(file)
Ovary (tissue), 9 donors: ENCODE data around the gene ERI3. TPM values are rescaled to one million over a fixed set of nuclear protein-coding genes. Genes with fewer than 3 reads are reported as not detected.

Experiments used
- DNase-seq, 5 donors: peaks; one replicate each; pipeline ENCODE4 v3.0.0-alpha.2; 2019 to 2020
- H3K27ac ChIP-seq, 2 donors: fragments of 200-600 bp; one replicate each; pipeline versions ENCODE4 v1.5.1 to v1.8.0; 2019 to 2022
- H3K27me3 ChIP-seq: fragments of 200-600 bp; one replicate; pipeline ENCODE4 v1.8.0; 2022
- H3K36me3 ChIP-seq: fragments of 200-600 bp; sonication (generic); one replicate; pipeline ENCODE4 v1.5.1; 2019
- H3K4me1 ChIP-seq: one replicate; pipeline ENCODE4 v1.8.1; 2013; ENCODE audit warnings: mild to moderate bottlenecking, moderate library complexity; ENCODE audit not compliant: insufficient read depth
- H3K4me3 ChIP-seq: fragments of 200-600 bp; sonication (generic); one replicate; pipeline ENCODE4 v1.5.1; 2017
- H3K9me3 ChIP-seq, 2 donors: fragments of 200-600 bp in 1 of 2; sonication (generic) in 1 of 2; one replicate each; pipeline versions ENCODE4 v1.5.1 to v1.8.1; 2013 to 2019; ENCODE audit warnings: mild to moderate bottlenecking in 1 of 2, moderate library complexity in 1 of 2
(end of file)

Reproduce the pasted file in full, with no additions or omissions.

Ovary (tissue), 9 donors: ENCODE data around the gene ERI3. TPM values are rescaled to one million over a fixed set of nuclear protein-coding genes. Genes with fewer than 3 reads are reported as not detected.

Experiments used
- DNase-seq, 5 donors: peaks; one replicate each; pipeline ENCODE4 v3.0.0-alpha.2; 2019 to 2020
- H3K27ac ChIP-seq, 2 donors: fragments of 200-600 bp; one replicate each; pipeline versions ENCODE4 v1.5.1 to v1.8.0; 2019 to 2022
- H3K27me3 ChIP-seq: fragments of 200-600 bp; one replicate; pipeline ENCODE4 v1.8.0; 2022
- H3K36me3 ChIP-seq: fragments of 200-600 bp; sonication (generic); one replicate; pipeline ENCODE4 v1.5.1; 2019
- H3K4me1 ChIP-seq: one replicate; pipeline ENCODE4 v1.8.1; 2013; ENCODE audit warnings: mild to moderate bottlenecking, moderate library complexity; ENCODE audit not compliant: insufficient read depth
- H3K4me3 ChIP-seq: fragments of 200-600 bp; sonication (generic); one replicate; pipeline ENCODE4 v1.5.1; 2017
- H3K9me3 ChIP-seq, 2 donors: fragments of 200-600 bp in 1 of 2; sonication (generic) in 1 of 2; one replicate each; pipeline versions ENCODE4 v1.5.1 to v1.8.1; 2013 to 2019; ENCODE audit warnings: mild to moderate bottlenecking in 1 of 2, moderate library complexity in 1 of 2